I just wonder if this deal will in any way enable us to have a say in China's current proliferation efforts. Right now our caste status does not allow us to do anything but whimper about China. The deal gives us reservation, but not job guarantee.

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Re: Indian Nuke News & Discussion Thread-June 18 2008

Postby shiv » 22 Jun 2008 07:08

sraj wrote:Prime Minister in high dudgeon

The fact of the matter is Mr Singh is as clueless about prevailing national sentiments and concerns as the Congress. Cocooned in the sanitised world of 7, Race Course Road and South Block, he has no idea about the anger that is boiling over in India's cities and villages as people struggle to keep their home fire burning. It will be hugely entertaining to hear Congress leaders, and their lackeys in the UPA, tell voters at election rallies that while the Government may have failed to hold the price line, it has succeeded in securing cockamamie guarantees of nuclear fuel supply, which in turn, at some distant date, will provide the people with nuclear power. What they will not mention is that nuclear power, when new reactors go critical more than a decade later, will be frightfully expensive and never contribute more than a tenth of India's requirement of electricity. So, never mind if you are hungry now, vote for the Congress.
[/quote]

This is a good and hard hitting article, but a sad one in many ways. The ideas about expensive nuke power and subsidization of the US' sleeping nuclear industry have all been brought up on BRF before, but even Kanchan Gupta eventually resorts to this last minute clutching at the straw of inflation - a straw that was difficult to clutch even 6 weeks ago. Even at that time Kaangress was playing the game of delaying - keeping fuel prices down artificially and everyone could see that.

I completely agree with the right of people opposed to the deal to have their say in opposing the deal, but the effort spent on analysing "How can we maximise our advantage if kaangress screws us and the deal is signed" has been minimal. Even here Kanchan Gupta is coining election manifestos for Congress and misses the point in his vitriol.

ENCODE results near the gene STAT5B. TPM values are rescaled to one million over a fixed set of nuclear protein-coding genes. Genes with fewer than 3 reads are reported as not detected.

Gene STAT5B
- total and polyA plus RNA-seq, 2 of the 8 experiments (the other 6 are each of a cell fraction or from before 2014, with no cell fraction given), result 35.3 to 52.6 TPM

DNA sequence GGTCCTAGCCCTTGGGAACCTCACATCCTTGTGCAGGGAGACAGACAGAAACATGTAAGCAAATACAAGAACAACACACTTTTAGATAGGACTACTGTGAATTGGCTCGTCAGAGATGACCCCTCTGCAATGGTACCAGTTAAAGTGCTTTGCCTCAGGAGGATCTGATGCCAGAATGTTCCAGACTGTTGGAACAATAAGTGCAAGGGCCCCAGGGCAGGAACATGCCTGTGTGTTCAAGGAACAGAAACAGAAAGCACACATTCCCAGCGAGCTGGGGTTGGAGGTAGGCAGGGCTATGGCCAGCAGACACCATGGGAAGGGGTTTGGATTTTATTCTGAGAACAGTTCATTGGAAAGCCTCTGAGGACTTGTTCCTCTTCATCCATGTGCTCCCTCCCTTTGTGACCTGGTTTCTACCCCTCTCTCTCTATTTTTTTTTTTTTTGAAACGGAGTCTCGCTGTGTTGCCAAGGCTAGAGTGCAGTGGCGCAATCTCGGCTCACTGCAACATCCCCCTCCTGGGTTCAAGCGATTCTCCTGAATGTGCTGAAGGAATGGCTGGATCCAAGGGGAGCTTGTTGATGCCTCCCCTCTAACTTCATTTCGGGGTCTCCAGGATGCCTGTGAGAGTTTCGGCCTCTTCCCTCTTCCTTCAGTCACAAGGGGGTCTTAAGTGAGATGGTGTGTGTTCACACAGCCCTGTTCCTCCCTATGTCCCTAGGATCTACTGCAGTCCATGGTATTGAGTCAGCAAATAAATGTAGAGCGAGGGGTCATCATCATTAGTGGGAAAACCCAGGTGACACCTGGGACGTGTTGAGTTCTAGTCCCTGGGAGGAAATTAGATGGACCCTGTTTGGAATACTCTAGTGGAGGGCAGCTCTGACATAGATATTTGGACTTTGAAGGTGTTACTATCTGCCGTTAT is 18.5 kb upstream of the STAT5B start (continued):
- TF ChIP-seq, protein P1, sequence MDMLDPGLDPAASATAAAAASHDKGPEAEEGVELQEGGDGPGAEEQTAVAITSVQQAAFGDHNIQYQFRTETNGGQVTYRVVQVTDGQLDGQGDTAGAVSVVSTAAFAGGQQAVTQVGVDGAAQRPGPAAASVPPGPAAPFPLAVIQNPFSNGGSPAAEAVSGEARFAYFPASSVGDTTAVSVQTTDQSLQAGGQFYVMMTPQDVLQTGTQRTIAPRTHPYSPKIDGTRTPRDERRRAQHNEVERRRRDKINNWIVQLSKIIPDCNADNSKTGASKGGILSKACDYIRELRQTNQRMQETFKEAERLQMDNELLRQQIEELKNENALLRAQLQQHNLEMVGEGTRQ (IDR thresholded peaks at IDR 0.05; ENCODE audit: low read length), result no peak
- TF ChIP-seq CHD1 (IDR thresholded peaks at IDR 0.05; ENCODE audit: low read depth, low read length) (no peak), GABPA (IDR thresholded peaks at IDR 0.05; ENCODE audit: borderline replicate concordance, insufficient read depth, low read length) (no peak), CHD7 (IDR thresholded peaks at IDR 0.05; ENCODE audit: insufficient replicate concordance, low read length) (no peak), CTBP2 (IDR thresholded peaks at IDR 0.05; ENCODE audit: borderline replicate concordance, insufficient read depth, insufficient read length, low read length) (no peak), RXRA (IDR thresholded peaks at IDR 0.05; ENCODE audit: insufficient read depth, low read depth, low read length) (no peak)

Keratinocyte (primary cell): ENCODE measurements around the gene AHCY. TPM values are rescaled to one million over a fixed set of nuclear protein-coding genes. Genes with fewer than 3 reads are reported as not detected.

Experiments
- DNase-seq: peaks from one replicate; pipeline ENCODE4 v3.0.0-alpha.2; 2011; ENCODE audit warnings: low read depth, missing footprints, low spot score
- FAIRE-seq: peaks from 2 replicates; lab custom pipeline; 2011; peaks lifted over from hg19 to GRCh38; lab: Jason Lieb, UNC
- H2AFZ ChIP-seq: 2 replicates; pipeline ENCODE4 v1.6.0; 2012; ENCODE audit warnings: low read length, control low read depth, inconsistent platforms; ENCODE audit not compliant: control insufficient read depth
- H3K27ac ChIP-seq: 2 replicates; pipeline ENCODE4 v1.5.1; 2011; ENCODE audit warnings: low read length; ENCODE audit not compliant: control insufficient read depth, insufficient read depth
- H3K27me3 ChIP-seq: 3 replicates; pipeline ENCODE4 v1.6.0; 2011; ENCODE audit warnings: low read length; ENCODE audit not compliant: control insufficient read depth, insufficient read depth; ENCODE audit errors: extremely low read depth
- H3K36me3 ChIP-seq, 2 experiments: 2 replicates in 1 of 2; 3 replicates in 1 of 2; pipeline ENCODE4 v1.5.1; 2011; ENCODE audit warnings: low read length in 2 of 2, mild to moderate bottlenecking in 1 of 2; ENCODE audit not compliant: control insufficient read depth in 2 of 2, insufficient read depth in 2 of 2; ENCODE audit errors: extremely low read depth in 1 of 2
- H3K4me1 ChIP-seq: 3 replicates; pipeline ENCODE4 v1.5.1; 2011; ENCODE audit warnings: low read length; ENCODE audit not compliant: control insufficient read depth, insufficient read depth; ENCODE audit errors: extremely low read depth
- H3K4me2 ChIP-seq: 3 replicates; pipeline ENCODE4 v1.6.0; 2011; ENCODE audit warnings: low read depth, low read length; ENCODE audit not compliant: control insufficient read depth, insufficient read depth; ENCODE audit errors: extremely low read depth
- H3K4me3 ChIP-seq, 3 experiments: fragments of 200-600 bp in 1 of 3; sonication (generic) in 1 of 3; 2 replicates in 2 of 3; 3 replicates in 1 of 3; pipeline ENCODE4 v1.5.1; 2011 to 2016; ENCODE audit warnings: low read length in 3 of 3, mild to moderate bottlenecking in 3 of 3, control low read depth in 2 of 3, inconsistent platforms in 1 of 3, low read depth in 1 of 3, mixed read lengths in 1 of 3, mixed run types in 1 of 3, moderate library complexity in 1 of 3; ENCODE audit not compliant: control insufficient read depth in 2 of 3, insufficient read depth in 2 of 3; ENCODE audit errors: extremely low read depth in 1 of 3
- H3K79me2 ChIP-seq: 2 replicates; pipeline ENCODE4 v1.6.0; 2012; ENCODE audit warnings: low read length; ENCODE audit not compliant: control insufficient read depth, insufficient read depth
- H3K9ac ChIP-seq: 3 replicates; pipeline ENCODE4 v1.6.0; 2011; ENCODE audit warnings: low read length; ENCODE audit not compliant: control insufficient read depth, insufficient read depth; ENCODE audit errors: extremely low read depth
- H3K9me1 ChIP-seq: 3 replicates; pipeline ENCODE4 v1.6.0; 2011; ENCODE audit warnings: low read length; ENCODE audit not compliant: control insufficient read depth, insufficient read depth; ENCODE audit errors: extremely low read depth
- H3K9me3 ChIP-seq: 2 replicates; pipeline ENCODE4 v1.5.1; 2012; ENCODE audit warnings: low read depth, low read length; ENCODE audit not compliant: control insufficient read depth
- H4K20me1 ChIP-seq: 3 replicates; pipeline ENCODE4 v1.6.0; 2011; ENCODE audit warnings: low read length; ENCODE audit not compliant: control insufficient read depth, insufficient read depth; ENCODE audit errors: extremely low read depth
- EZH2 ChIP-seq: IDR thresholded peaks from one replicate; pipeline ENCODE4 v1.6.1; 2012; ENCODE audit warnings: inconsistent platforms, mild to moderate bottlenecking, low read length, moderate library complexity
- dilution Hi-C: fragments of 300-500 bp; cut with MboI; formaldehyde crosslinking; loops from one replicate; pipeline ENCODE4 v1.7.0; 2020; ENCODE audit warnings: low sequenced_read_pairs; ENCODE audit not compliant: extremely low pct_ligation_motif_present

I think that the Congress may end up suicidally signing the deal - i.e signing and calling for elections. We have to look at a post deal scenario, and if the deal does not get signed - I would personally like to see some action on the nuclear front. But I am not at all certain that India can generate the political climate for that.

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Re: Indian Nuke News & Discussion Thread-June 18 2008

Postby NRao » 22 Jun 2008 07:10

On private parties participation in nuclear energy:

Jan 31, 2008 :: India can 'Share' Reactor Technology: Kakodkar

He said the NPCL was financially sound and there were no plans as of now to allow the private sector to build and operate nuclear power stations. However they may be considered for "investment in future projects", with the government retaining major stake in such projects.

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Re: Indian Nuke News & Discussion Thread-June 18 2008

Postby NRao » 22 Jun 2008 07:17

I see a near future effort to totally control FM world wide. Then to multi-laterally reduce nukes and missiles - starting with the US and Russia. This, I believe, will reduce or remove the need to test nukes.

GNEP will rule (with very hard sell) and that is where Indian efforts to build upon the three stage will be under pressure, since it will compete with the fundamental philosophy of GNEP. This is, IMHO, the major threat from this deal.

All current acronym-ed treaties will slowly merge into GNEP controls and be retired. So will IAEA and NSG in the longer run.

I think nukes as we know them will be replaced by less threatening (as in pollution and the like) weapons, with mostly rich nations dominating in that area.
Last edited by NRao on 22 Jun 2008 07:19, edited 1 time in total.

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Re: Indian Nuke News & Discussion Thread-June 18 2008

Postby shiv » 22 Jun 2008 07:19

NRao what are FM and GNEP?